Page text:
Brett Moss is gear and technology editor.
In today’s overly hyped media environment, many words lose their gravity. “Hero” is tossed at any firefighter, whether or not they’ve run into a burning building to rescue someone and every teacher punching a clock is called a “hero” these days.
“Icon” is another word that is a shadow of its former meaning.
But Jim Marshall really was an icon. Or perhaps it’s better to say that the humble man himself wasn’t the icon, his eponymous creation was: the Marshall guitar amplifier. Even more so, the “Marshall Stack.”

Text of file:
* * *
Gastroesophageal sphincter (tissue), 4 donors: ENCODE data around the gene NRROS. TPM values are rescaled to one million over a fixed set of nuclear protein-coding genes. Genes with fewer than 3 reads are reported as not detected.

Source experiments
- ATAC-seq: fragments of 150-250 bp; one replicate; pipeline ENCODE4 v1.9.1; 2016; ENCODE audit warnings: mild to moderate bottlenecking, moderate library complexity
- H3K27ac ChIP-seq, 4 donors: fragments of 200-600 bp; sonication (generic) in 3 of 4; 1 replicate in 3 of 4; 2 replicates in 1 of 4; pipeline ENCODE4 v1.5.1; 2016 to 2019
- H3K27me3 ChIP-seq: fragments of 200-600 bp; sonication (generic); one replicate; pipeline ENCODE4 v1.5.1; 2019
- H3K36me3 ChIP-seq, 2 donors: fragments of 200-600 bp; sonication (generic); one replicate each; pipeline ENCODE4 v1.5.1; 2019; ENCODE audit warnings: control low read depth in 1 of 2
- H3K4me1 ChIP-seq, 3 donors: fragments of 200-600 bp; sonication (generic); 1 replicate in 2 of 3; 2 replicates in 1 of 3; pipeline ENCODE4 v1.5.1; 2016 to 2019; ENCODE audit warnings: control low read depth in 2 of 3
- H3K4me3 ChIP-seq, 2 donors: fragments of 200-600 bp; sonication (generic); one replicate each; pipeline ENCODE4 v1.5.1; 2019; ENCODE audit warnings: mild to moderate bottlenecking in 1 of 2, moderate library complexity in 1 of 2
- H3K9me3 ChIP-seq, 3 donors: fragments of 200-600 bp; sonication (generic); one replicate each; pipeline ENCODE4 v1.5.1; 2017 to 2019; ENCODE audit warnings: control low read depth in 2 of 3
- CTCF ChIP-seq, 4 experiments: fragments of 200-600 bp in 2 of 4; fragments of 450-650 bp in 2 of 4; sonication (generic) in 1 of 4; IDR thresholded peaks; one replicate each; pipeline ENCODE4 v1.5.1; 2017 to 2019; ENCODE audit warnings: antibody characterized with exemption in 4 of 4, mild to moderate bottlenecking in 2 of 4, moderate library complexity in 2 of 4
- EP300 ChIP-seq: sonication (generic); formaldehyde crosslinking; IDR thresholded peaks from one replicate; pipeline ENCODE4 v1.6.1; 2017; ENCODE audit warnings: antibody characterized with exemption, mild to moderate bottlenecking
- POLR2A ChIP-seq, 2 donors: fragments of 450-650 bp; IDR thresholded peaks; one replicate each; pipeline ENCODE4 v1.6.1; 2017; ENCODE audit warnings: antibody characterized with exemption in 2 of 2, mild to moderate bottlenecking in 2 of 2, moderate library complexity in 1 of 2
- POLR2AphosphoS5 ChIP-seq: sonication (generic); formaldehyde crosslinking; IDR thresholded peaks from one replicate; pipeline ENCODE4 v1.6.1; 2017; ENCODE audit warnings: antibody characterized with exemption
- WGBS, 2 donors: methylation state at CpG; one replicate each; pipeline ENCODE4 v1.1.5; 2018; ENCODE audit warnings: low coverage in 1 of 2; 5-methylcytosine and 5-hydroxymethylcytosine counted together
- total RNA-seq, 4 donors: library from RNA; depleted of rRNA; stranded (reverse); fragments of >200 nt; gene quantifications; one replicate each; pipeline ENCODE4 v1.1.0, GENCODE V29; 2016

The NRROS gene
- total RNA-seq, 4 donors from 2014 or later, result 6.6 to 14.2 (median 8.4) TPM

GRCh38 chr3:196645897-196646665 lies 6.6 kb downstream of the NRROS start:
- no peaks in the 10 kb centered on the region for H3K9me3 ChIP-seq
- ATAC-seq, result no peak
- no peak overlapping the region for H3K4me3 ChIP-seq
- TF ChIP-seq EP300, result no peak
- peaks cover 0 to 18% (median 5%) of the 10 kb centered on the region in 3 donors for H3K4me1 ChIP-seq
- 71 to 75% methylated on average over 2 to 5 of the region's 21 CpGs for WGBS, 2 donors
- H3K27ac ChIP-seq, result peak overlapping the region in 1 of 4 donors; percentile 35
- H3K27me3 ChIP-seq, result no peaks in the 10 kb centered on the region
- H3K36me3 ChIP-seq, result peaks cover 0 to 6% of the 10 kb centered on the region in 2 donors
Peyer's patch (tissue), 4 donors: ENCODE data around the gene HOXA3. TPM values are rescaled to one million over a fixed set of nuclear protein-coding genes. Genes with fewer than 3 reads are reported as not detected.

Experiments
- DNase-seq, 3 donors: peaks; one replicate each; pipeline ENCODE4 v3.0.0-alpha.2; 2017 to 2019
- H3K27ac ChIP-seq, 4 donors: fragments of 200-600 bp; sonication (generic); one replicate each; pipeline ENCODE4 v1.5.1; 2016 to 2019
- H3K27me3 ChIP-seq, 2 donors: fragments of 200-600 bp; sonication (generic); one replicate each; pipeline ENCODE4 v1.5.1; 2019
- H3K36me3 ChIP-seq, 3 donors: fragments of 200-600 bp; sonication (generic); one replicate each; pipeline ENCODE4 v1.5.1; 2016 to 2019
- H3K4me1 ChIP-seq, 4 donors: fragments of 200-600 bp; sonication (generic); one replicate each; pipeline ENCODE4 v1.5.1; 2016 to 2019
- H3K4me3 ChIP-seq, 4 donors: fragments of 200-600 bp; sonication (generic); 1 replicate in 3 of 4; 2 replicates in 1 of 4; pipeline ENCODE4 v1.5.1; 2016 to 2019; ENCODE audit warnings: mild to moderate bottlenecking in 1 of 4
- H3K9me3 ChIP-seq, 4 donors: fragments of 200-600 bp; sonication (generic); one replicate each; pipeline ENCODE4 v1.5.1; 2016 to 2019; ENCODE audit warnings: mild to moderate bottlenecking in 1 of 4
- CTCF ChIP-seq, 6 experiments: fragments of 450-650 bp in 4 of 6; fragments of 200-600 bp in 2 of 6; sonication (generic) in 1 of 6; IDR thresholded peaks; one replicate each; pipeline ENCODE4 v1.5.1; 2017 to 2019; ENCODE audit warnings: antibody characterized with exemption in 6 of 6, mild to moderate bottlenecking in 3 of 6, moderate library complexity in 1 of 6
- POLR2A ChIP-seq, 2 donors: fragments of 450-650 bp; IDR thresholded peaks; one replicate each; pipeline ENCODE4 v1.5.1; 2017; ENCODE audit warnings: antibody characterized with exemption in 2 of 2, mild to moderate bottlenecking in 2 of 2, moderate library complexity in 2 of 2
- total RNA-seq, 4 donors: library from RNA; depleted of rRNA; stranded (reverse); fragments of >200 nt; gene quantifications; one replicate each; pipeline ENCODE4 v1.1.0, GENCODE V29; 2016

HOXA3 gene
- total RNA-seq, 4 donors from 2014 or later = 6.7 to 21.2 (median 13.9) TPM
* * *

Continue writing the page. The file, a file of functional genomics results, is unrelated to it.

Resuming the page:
Without Jim Marshall, rock ’n roll as we know it would be different. There are only a handful of names for which that is honestly true.
That scrolled “Marshall” on a dark background on a stage is almost as familiar as the iconic scroll of “Coca-Cola.”
Yes, there are many brands of perfectly fine amps; but a Marshall amp is considered standard equipment for any successful band or tour. Pretender or pro, Marshall amplifiers achieved the status of a Neumann mic in the studio or a Fender Stratocaster or Telecaster on stage. Or a Les Paul guitar, anywhere.
According to news accounts, Jim Marshall passed away Thursday at 88.